Before 1970, only nine countries had experienced severe dengue epidemics according to the WHO. The disease is now endemic in more than 100 countries, with at least 390 million infections per year and 3.9 billion people at risk.

“The global incidence of dengue has grown dramatically in recent decades,” the WHO reports. “About half the world’s population is now at risk. … Not only is the number of cases increasing as the disease spreads to new areas, but explosive outbreaks are occurring.”

In KP province, this week’s seasonal rains have not helped.

“Our efforts have been flushed away and we expect an increase in dengue cases,” Peshawar’s Deputy Commissioner Saqib Raza Aslam said. “Mercury levels have also dropped post rain, which is a catalyst for the egg-to-larvae process of a mosquito’s life cycle.”

However, he added, “We have not lost hope and will double the efforts involved to avoid another outbreak.”

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The Sonia Shah Memorial School Is Open!

At long last Sonia’s dream was fulfilled on Sunday, October 19th with the opening of the Sonia Shah Memorial School in the village of Kangra in Pakhtoonkhwa, Pakistan. It was an emotional but happy occasion, and the village elders gathered for the occasion. Pakhtoonkhwa’s education minister, Mr. Mohammed Atif Khan, offered the opening ceremony; the program started with Khatme Quran and was followed by speeches.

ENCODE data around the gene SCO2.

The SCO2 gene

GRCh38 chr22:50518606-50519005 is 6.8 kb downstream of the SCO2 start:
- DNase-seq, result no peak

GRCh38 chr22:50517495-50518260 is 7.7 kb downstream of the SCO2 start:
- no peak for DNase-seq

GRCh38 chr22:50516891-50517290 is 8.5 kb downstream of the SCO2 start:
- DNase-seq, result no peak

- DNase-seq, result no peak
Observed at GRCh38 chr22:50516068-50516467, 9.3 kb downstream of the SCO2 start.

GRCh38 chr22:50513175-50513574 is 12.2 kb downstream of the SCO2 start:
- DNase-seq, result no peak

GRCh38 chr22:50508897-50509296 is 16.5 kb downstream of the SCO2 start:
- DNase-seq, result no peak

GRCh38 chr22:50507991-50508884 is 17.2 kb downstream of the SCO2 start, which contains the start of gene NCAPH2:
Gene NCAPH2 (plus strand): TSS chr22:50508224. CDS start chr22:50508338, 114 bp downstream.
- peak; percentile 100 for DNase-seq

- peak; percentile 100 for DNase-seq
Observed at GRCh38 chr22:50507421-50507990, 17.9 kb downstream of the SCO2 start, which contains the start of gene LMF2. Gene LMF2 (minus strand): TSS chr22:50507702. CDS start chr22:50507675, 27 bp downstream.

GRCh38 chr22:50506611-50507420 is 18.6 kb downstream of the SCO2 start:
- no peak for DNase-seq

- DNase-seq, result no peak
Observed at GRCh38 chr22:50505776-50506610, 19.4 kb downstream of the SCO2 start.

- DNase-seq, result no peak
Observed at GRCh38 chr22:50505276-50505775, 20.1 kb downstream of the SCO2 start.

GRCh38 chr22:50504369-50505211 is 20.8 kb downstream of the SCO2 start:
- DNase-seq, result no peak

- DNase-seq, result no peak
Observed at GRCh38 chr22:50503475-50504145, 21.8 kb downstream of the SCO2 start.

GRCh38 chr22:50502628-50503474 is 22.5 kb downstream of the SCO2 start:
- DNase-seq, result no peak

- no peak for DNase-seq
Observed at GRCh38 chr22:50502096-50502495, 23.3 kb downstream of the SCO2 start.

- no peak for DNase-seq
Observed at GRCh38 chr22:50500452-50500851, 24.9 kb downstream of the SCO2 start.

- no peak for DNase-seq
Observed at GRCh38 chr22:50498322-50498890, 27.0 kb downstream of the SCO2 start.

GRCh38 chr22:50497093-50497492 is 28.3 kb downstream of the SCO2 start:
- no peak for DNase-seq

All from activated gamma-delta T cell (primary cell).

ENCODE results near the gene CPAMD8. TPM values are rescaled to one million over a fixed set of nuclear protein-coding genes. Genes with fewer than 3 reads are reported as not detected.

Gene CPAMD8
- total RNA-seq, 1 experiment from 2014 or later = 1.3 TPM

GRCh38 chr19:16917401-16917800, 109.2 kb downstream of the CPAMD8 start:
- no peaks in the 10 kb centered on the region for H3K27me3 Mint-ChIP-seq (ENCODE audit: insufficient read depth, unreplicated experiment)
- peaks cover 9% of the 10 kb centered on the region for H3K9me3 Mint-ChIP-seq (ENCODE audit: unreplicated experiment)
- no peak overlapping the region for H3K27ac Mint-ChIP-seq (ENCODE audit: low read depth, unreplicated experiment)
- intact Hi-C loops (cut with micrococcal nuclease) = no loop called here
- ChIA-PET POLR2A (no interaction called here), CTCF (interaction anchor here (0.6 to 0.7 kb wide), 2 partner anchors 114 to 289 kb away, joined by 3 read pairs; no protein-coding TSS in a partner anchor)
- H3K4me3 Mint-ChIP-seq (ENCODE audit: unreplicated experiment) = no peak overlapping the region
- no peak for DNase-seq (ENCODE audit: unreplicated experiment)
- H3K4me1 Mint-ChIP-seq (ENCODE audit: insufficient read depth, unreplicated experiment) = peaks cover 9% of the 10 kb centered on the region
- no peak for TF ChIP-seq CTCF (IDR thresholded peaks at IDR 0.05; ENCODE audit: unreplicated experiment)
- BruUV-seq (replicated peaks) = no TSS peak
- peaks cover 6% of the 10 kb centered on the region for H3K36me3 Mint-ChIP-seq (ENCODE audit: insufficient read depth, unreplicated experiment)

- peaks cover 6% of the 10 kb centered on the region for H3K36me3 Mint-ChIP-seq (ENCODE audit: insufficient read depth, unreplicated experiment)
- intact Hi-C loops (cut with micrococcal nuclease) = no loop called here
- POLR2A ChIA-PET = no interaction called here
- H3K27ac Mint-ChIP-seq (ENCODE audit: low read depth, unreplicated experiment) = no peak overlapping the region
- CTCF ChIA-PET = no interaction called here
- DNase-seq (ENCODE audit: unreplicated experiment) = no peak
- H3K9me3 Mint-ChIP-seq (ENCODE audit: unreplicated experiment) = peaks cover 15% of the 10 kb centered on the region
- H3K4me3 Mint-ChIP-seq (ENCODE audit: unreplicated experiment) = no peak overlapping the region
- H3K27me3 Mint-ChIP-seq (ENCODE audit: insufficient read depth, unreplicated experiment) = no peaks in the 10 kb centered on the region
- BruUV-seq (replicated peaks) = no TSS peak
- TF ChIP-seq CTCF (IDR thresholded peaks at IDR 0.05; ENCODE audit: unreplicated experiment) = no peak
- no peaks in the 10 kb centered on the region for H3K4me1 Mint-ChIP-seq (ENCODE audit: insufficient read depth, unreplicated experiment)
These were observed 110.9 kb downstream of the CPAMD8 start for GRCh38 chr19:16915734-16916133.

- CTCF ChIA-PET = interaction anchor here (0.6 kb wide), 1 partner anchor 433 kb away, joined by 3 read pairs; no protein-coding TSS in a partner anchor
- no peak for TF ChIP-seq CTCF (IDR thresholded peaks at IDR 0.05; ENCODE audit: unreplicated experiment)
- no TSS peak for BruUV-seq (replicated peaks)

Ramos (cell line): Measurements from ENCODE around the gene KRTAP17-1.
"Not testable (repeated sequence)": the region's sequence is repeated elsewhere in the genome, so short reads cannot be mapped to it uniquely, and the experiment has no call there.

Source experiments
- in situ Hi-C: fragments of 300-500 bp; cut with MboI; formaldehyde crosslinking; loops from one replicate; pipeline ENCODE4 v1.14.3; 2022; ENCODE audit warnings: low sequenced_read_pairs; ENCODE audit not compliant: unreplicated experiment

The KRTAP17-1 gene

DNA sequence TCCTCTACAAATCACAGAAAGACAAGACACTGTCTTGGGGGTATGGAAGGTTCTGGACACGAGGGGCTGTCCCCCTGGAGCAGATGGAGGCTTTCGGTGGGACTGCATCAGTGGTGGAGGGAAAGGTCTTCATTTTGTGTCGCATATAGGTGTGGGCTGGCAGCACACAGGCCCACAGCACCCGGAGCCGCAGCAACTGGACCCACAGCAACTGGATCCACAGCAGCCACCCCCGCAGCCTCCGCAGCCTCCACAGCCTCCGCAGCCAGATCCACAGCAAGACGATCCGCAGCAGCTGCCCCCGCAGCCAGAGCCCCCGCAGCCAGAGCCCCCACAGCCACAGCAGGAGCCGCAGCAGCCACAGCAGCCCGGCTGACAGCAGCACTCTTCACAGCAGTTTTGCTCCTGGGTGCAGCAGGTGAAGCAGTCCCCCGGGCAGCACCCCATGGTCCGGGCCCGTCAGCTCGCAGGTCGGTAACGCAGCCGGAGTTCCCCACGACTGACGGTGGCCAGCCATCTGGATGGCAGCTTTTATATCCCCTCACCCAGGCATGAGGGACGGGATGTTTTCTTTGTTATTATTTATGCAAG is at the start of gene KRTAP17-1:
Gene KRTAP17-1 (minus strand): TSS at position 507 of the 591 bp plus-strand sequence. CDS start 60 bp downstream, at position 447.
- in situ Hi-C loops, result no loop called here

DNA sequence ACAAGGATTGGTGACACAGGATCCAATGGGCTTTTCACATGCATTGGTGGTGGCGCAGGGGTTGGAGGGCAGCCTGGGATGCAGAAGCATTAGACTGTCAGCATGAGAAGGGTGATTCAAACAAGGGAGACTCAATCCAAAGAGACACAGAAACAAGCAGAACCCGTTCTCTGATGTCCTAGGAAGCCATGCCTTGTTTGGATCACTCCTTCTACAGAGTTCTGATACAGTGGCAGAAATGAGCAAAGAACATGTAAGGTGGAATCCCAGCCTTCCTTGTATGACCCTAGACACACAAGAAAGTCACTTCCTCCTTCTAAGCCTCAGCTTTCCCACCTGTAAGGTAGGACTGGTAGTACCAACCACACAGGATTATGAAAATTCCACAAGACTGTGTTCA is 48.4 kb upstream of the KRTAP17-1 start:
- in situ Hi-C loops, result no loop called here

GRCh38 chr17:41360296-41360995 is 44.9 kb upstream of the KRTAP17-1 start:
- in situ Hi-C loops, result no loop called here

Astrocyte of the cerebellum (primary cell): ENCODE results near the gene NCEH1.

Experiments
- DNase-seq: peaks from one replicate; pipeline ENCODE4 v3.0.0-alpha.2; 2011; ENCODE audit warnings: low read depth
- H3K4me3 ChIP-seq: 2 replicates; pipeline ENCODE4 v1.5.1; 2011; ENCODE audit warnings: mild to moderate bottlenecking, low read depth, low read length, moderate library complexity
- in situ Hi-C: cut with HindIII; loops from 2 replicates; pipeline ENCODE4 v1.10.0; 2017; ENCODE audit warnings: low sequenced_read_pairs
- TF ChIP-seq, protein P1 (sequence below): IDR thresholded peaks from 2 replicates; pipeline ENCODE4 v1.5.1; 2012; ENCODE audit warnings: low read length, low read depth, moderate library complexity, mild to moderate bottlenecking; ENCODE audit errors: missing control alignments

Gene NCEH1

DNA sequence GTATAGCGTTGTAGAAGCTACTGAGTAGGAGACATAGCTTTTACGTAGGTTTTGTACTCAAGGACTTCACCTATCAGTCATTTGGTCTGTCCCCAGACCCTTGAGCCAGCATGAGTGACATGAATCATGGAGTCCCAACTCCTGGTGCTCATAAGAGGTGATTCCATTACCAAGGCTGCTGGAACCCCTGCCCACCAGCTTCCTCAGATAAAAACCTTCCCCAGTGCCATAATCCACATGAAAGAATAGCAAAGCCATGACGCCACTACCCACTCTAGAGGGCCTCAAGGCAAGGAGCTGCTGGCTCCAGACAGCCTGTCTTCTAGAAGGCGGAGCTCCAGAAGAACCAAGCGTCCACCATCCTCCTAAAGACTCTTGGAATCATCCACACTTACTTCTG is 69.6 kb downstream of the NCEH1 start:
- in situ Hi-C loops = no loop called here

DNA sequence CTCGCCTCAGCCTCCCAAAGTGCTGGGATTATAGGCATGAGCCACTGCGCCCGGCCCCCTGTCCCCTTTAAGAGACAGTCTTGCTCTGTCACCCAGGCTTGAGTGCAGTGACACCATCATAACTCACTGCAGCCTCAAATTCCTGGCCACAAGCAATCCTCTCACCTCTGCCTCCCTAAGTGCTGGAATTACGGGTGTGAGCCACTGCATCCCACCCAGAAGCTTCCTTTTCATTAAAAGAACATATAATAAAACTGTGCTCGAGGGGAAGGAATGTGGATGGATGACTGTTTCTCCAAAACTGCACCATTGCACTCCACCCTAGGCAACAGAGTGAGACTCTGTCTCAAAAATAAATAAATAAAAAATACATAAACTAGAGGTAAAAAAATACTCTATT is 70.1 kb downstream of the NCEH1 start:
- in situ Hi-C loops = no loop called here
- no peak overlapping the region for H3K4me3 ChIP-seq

Mr. Atif  Khan gave a touching speech reminding people of a young girl’s dream and mission to change the lives of poor girls of the village. He urged the audience to support and encourage such commitment and sacrifice. He ended his speech with an inspirational analogy of a bird who is trying to put out a  fire by bringing drops of water back and forth in her beak. Someone asks her the question, “How will you put out such a big fire with such few drops of water?” The bird replied, “On the day of judgement, I want my name to be included in the list of those who were trying to put out fire.. not in the list of those who caused the fire, nor in the list of those who did nothing!”

The school will open its doors in April 2015. Uniforms and lunch will be provided. The principal and the teachers are in the process of being hired. We will also start a vocational center for women of the village in 2 rooms of the school. Due to the constant electricity outage, we will install solar panels on the roof of the school. The water filtration plant is already providing drinking water to almost 700 households. Stay tuned for more update and progress! Click here to stay updated.

Thank you to all those who encouraged, supported and contributed to Sonia’s mission of educating and empowering under-privileged girls. Your name is in the list of those who tried to put out the fire!

Sonia’s legacy goes on!

We will continue to look to you for your support and commitment to this noble cause.

With heartfelt gratitude,

Sonia Shah Organization